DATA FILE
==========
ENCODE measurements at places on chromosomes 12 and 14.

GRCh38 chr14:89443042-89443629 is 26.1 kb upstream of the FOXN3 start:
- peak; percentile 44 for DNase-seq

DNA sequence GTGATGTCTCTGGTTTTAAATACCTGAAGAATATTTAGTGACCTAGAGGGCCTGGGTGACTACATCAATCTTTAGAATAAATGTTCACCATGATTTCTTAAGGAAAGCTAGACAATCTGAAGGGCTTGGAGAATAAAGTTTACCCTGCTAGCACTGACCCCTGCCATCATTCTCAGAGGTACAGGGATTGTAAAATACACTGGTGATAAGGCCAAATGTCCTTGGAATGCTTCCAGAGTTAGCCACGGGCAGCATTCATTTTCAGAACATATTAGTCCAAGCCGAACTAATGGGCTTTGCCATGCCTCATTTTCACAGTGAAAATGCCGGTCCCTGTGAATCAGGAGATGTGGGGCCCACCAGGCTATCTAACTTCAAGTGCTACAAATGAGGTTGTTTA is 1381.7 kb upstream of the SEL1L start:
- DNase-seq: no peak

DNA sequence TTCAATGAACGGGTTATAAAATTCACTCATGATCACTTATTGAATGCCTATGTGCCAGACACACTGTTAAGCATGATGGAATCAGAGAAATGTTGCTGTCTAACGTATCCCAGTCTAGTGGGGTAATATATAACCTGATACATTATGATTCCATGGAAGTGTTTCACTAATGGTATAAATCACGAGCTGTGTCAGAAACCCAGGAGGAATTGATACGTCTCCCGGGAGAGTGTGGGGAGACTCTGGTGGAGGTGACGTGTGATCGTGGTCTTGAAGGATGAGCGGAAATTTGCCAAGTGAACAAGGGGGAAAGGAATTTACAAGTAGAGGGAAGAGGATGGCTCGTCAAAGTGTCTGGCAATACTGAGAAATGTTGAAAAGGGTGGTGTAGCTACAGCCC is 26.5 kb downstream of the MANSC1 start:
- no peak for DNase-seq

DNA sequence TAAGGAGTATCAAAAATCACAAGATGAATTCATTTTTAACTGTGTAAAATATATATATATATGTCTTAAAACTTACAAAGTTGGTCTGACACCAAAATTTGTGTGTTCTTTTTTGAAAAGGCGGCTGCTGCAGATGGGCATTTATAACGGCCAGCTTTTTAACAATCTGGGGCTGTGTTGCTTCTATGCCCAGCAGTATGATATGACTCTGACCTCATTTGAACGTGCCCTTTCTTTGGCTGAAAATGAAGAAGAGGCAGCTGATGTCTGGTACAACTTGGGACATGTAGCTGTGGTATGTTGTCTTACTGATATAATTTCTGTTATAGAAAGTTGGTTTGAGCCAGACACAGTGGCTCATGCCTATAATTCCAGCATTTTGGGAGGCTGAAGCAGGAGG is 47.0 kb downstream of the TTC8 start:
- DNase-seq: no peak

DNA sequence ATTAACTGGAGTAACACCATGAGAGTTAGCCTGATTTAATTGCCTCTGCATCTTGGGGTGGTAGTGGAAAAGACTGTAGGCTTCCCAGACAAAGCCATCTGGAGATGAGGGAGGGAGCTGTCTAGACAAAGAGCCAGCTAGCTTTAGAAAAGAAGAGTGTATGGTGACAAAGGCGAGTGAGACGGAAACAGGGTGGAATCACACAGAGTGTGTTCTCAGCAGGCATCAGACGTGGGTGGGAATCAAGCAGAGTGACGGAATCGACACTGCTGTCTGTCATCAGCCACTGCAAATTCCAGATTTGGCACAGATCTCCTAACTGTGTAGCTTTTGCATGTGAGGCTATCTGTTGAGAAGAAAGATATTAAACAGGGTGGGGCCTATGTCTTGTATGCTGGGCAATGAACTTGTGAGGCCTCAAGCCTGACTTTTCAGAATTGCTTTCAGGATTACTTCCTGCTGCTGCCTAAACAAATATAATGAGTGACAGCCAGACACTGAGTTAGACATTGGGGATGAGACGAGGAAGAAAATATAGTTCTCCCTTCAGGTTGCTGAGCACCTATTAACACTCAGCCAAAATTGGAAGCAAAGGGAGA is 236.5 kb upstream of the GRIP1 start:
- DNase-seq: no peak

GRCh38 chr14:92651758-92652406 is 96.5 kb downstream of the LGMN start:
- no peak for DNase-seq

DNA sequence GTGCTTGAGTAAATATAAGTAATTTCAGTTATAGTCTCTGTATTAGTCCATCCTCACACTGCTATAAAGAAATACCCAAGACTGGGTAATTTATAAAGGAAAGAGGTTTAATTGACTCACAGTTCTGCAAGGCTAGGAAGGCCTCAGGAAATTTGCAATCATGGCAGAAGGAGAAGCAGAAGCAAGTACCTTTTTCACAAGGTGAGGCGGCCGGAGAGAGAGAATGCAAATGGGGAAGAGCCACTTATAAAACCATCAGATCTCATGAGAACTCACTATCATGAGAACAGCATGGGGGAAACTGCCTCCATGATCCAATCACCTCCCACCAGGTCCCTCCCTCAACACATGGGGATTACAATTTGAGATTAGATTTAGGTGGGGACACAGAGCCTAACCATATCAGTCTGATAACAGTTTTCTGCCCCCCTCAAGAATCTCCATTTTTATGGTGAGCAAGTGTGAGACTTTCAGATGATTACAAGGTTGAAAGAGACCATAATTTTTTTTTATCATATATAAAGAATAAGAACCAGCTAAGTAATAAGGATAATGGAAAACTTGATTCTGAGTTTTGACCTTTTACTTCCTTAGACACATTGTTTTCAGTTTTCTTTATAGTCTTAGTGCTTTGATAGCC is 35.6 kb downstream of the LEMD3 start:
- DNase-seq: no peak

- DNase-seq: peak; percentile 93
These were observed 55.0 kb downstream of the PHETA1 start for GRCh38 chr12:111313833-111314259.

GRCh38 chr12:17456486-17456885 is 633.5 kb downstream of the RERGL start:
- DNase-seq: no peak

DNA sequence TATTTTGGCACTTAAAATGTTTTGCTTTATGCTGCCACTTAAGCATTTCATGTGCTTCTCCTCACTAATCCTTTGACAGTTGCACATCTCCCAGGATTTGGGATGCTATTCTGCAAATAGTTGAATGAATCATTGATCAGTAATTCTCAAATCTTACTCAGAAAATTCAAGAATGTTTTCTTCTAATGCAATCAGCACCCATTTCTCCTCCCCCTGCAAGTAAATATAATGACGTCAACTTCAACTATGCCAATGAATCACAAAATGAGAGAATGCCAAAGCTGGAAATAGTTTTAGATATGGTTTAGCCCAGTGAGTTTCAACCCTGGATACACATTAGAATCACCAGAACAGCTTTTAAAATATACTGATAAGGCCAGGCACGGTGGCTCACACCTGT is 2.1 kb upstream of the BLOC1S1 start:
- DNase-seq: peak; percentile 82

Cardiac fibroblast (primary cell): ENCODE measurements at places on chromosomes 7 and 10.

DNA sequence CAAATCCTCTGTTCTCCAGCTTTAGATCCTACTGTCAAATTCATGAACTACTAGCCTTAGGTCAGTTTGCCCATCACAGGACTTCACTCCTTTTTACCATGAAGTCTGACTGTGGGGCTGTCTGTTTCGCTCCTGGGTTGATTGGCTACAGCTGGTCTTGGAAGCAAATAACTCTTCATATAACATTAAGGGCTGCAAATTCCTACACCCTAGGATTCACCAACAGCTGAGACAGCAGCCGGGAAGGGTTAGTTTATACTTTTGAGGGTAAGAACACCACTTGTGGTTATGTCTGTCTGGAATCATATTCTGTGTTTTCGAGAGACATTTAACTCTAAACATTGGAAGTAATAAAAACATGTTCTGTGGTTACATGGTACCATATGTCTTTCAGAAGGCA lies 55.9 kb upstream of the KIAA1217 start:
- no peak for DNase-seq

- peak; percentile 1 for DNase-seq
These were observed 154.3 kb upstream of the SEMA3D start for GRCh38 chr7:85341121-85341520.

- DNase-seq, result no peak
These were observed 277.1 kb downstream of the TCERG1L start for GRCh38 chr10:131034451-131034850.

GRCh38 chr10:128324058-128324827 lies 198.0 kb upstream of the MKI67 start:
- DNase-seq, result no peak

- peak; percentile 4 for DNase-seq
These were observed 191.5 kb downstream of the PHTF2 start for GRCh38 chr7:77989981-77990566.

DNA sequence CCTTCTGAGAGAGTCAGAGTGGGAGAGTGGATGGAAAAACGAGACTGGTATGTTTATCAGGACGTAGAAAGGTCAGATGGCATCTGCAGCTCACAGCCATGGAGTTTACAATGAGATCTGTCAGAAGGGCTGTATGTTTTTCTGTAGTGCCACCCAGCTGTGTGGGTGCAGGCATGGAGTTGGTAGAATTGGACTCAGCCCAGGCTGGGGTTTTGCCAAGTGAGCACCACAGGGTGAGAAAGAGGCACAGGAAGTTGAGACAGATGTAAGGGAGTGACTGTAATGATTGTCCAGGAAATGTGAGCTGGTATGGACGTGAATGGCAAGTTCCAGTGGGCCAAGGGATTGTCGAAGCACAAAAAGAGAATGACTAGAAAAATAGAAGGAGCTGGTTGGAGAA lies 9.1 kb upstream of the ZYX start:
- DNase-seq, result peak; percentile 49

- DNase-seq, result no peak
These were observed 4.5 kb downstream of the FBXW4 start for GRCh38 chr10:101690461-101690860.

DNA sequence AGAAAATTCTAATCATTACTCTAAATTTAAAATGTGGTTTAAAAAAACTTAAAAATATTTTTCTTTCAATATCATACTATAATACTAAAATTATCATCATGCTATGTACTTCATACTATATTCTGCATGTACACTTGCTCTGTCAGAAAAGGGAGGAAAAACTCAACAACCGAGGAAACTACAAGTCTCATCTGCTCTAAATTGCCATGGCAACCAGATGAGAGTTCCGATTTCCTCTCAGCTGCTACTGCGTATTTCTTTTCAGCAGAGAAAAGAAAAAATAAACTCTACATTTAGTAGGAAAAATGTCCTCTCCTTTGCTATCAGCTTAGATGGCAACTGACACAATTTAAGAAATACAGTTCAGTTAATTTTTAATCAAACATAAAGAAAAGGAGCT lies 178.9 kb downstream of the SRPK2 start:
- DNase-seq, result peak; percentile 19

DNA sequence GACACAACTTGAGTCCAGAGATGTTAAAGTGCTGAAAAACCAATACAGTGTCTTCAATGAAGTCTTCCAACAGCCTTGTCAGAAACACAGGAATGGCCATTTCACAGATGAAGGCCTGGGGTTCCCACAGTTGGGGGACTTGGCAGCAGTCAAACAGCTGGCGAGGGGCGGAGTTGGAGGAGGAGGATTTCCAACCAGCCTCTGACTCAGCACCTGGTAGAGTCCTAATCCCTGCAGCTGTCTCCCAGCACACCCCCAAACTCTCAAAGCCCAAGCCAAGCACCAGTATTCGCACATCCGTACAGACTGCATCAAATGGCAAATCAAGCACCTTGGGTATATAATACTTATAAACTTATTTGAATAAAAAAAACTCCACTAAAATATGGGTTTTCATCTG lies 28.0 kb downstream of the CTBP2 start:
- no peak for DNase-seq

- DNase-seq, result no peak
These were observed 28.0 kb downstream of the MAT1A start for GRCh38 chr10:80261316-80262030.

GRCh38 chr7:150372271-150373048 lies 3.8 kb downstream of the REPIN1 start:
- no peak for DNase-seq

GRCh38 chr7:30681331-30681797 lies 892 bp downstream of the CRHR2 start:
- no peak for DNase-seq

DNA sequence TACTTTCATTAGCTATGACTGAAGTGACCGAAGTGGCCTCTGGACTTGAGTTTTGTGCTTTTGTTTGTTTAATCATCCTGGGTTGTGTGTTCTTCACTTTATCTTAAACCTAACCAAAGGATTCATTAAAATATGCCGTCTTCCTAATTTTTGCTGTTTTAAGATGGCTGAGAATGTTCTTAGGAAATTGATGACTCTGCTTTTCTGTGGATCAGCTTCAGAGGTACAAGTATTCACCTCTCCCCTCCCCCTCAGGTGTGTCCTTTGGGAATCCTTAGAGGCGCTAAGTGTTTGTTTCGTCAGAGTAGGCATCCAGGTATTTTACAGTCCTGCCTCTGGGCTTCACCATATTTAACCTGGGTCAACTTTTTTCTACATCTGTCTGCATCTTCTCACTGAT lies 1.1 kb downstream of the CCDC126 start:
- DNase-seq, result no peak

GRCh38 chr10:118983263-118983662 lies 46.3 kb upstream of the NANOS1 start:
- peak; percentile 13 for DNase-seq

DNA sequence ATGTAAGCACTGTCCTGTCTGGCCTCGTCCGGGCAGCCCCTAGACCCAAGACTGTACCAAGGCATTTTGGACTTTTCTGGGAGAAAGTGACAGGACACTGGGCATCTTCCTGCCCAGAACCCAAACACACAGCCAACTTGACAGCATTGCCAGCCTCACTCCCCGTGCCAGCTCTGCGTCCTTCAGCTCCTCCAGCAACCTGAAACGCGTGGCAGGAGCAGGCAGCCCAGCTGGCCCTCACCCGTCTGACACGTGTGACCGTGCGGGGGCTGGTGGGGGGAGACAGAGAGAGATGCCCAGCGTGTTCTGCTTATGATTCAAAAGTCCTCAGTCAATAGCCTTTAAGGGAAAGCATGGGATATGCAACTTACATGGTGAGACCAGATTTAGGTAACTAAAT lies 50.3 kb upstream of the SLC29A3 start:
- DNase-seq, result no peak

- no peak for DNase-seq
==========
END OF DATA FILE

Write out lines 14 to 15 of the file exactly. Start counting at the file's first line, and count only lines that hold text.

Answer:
DNA sequence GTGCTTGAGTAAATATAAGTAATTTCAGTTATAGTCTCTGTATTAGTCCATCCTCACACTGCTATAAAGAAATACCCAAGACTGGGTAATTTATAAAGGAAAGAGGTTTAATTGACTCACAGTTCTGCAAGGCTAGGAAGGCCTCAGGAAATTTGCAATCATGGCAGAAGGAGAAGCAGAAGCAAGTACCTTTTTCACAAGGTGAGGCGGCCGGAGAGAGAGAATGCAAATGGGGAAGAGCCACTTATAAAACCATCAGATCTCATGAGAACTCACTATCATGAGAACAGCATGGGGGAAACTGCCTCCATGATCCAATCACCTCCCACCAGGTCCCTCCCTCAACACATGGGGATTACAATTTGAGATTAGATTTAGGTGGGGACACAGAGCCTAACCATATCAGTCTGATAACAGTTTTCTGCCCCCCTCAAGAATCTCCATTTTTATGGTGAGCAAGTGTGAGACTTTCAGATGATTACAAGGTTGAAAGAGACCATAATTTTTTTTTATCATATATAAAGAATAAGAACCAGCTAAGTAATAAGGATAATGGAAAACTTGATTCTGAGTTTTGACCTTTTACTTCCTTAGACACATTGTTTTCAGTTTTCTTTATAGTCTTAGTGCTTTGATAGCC is 35.6 kb downstream of the LEMD3 start:
- DNase-seq: no peak